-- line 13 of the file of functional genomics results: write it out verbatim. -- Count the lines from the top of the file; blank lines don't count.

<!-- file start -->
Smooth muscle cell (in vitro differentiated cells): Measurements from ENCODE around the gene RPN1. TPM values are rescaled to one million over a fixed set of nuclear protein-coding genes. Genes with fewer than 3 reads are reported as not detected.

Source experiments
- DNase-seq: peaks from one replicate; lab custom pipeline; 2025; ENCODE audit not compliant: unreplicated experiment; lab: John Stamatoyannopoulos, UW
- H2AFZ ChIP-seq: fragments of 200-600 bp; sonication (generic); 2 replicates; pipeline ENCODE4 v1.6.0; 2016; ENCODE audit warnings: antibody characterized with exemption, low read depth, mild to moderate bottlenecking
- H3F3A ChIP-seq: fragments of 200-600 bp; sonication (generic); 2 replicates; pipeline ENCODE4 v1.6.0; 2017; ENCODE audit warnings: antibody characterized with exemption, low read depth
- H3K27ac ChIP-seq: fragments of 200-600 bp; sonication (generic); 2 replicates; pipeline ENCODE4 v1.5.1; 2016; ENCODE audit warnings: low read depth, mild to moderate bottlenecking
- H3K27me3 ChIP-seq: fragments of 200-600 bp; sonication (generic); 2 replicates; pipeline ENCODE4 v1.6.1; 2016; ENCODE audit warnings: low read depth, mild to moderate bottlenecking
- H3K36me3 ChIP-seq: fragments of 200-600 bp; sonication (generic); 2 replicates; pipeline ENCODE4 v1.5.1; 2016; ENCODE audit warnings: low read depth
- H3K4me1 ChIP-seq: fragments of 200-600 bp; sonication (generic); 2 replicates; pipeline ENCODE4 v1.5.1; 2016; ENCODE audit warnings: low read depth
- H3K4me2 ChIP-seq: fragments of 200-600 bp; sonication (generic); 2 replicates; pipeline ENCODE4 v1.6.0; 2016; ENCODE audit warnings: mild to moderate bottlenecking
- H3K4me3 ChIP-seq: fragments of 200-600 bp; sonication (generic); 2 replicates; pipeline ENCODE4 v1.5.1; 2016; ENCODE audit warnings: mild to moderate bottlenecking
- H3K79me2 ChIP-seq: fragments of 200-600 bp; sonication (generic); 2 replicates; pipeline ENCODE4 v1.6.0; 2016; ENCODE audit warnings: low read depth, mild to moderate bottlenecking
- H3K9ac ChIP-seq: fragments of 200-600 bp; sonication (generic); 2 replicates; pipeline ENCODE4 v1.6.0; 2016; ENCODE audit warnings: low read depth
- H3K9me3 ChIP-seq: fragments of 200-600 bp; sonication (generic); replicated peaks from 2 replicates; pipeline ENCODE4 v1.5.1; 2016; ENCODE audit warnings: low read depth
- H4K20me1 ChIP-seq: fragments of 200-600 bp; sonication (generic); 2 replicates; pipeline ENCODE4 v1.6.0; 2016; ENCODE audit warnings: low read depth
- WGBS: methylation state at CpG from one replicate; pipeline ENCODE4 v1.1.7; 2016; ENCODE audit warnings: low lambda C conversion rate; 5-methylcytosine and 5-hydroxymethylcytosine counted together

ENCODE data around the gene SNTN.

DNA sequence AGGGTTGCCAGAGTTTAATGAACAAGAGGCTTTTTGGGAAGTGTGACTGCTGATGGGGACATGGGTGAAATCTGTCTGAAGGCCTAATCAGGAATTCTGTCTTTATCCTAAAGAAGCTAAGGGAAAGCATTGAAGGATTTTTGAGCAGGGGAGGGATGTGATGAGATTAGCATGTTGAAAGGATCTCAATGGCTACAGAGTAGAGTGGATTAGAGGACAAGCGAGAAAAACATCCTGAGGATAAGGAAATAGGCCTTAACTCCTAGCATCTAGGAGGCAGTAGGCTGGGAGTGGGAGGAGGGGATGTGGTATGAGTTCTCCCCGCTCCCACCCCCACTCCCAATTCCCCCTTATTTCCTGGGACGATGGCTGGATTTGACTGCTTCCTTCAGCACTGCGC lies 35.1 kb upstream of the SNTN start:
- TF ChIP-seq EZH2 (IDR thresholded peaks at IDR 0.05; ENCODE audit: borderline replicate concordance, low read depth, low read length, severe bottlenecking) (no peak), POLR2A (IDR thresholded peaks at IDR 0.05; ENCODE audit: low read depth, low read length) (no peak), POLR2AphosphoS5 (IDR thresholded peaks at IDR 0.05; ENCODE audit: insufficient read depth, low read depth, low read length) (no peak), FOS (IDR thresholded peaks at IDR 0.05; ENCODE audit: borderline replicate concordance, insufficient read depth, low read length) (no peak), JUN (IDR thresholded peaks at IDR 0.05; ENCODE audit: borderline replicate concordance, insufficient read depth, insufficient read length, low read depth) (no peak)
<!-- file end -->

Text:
- H3K9ac ChIP-seq: fragments of 200-600 bp; sonication (generic); 2 replicates; pipeline ENCODE4 v1.6.0; 2016; ENCODE audit warnings: low read depth